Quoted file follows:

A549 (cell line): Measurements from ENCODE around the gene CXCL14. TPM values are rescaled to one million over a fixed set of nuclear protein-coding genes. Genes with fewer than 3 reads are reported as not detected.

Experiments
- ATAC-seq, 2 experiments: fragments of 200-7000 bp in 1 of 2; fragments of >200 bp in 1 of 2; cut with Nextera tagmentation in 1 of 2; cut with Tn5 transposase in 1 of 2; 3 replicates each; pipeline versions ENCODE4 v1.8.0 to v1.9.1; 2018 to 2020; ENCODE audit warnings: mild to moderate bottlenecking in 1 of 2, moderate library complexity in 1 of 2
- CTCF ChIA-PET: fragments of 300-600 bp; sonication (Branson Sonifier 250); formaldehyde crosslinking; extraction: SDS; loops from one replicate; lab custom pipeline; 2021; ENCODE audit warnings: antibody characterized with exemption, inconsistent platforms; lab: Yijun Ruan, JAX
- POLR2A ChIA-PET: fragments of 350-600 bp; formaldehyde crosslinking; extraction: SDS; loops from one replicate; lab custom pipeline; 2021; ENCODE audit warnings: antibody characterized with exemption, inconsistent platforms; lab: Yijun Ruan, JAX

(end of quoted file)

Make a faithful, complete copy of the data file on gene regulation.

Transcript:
A549 (cell line): Measurements from ENCODE around the gene CXCL14. TPM values are rescaled to one million over a fixed set of nuclear protein-coding genes. Genes with fewer than 3 reads are reported as not detected.

Experiments
- ATAC-seq, 2 experiments: fragments of 200-7000 bp in 1 of 2; fragments of >200 bp in 1 of 2; cut with Nextera tagmentation in 1 of 2; cut with Tn5 transposase in 1 of 2; 3 replicates each; pipeline versions ENCODE4 v1.8.0 to v1.9.1; 2018 to 2020; ENCODE audit warnings: mild to moderate bottlenecking in 1 of 2, moderate library complexity in 1 of 2
- CTCF ChIA-PET: fragments of 300-600 bp; sonication (Branson Sonifier 250); formaldehyde crosslinking; extraction: SDS; loops from one replicate; lab custom pipeline; 2021; ENCODE audit warnings: antibody characterized with exemption, inconsistent platforms; lab: Yijun Ruan, JAX
- POLR2A ChIA-PET: fragments of 350-600 bp; formaldehyde crosslinking; extraction: SDS; loops from one replicate; lab custom pipeline; 2021; ENCODE audit warnings: antibody characterized with exemption, inconsistent platforms; lab: Yijun Ruan, JAX